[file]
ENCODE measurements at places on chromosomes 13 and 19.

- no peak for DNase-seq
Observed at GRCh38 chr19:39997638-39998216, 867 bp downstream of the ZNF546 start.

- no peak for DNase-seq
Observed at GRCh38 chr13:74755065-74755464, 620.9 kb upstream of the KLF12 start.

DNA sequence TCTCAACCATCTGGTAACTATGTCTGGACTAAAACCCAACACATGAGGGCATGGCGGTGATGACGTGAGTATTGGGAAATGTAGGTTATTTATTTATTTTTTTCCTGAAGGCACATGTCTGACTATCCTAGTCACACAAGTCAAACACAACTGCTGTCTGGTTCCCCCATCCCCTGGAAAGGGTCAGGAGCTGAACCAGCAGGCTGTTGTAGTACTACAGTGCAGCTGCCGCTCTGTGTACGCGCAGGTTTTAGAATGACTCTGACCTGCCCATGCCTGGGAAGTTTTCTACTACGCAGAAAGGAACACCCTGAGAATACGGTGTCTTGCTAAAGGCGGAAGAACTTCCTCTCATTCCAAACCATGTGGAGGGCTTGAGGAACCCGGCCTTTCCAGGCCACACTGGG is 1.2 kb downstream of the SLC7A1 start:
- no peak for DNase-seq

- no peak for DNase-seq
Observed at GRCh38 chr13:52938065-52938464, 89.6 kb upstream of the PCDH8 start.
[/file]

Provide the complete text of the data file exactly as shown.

ENCODE measurements at places on chromosomes 13 and 19.

- no peak for DNase-seq
Observed at GRCh38 chr19:39997638-39998216, 867 bp downstream of the ZNF546 start.

- no peak for DNase-seq
Observed at GRCh38 chr13:74755065-74755464, 620.9 kb upstream of the KLF12 start.

DNA sequence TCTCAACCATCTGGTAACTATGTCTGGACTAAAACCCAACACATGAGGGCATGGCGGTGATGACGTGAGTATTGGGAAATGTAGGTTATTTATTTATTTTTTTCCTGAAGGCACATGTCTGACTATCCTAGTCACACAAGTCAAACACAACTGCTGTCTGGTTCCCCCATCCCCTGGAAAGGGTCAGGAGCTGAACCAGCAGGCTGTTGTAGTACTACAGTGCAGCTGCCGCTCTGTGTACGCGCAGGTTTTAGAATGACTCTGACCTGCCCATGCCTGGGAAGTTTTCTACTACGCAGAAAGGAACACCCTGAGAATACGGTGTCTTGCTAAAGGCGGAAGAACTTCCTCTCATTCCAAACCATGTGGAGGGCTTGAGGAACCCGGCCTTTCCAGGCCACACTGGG is 1.2 kb downstream of the SLC7A1 start:
- no peak for DNase-seq

- no peak for DNase-seq
Observed at GRCh38 chr13:52938065-52938464, 89.6 kb upstream of the PCDH8 start.